Ending up smack bang in the middle of a book series when all you thought you were doing was buying a standalone volume can be disconcerting.
But now when it’s John Scalzi and not when you’ve picked volume 6 in the Old Man’s War series, a space opera that spans the galaxy and pits humanity, split between Earth and the multi-planet Colonial Union, and the Conclave, a Federation-like gathering of 400 different alien species, against each other.
The genius of Scalzi’s easygoing and relatable style, which hooks you in well-nigh immediately and keeps you reading as if a warship is on your tail, is that he manages to take you into his expansive world with an expository ease that many other authors would envy.
Not for him clunky, heavy passages of over-explanatory text that threaten to drop through the floor of the space station you’re open, creating a hazardous vacuum to space; rather you are brought up to speed quickly and with a minimum of fuss by the delightfully laconic colloquial tones of Rafe Daquin, a Colonial Union pilot who finds himself in a rather invidious position at the start of the book.
A series of four linked novellas, all of which can conceivably stand on their own but which neatly tuck into and augment and amplify the other, The End of all Things centres on the covert actions of the nefarious Equilibirum which is hell bent on reducing the Colonial Union and the Conclave to historical relics and the Earth to a smoking ruin.
Not for them the niceties of diplomacy and public airing of grievances; instead like any cowardly guerilla group, they stay carefully shielded in the shadows, hidden from view, plotting and scheming and yes removing brains from bodies and doing things unspeakably unpalatable with them.
It is in many respects your quintessential space opera but one that comes with a fun, vibrant storytelling gait that doesn’t shirk on tension or heightened stakes but which feels like it’s happening to real people with a great deal to lose.
This is Star Trek without the polished tones and the hyper-conscious social niceties – not that I mind them of course; I am, after all, a Trekkie of longstanding thank you – and even when characters like Ambassador Abumwe from the Colonial Union or the Conclave’s head Hafte Sorvalh are speaking in their dulcet tones, there’s a sense of grittiness and realpolitik at work and it’s inordinately pleasing to read.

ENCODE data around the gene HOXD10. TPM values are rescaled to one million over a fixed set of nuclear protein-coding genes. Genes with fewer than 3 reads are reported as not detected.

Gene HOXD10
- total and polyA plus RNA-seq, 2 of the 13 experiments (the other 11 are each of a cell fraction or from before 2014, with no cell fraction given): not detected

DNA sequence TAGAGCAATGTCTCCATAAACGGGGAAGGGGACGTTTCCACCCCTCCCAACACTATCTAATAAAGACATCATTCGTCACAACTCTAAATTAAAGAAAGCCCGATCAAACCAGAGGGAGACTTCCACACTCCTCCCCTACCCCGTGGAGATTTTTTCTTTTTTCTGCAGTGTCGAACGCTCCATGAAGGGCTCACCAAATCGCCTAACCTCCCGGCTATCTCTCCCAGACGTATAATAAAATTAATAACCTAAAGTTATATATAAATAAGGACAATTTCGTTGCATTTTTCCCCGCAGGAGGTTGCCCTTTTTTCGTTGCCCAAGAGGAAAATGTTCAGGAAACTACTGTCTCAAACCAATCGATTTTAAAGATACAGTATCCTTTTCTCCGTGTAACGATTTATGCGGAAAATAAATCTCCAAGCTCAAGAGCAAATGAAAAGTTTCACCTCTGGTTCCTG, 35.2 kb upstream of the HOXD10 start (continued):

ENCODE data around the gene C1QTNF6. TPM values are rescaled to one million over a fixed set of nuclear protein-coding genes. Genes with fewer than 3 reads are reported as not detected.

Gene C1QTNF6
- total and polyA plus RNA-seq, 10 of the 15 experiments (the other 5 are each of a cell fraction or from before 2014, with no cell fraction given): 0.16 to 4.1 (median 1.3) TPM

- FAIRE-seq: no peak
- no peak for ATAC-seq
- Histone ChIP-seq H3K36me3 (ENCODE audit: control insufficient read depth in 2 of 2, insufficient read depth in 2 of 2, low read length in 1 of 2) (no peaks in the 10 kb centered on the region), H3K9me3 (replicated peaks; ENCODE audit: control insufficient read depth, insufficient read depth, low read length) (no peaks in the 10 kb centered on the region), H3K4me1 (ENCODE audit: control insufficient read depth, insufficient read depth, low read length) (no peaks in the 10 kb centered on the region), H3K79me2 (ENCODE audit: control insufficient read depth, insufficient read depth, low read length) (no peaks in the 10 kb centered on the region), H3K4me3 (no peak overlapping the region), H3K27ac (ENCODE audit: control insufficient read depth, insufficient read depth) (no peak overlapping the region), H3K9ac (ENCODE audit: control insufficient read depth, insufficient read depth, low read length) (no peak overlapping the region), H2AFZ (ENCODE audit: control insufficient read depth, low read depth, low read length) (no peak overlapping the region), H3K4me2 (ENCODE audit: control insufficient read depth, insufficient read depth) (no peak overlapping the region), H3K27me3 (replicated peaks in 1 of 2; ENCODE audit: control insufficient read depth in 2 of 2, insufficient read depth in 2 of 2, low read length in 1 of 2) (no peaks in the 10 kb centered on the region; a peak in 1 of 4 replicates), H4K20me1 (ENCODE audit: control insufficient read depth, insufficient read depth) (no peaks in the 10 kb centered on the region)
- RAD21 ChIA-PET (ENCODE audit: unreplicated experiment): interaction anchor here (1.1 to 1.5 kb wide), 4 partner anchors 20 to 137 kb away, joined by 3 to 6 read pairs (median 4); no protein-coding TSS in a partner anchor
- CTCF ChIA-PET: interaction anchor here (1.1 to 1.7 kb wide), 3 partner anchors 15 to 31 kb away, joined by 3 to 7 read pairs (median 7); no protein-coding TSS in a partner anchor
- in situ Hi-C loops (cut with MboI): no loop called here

Much as I like grandly written sic-fi opuses, there’s something distinctly enjoyable of feeling you have stumbled upon a sci-fi book that mirrors the messiness and unpredictability of real life.
Or at least real life as it might be hundreds of years into a vast interstellar future.
Granted Scalzi does wrap things up nicely and neatly in the end but the getting there is an agonising journey of missteps and mistakes, of real people leaping to conclusions, of grievances acted upon without any thought of the greater good.
Just the way it happens now.
After all, what guarantee do we have that humanity and indeed any alien species out there will act nobly and with good conscience at all times simply because they have learnt how to slip loose the bounds of their planets and journey across the stars?
The ability to cross great distances of space doesn’t automatically make you a better being, just like driving cross country doesn’t always elevate the spirit or cleanse the soul, and Scalzi, gods bless him, recognises and champions that, giving us characters and situations that feel wonderfully realistic while still feeling altogether futuristic.
It is sci-fi with heart and soul and great dollop of the realm world, and even better it makes sense all by itself as the one volume or as part of a greater whole (which I must acquire henceforth and forthwith).
Just like the humans and aliens in this marvellously engaging and absolutely unputdownable story.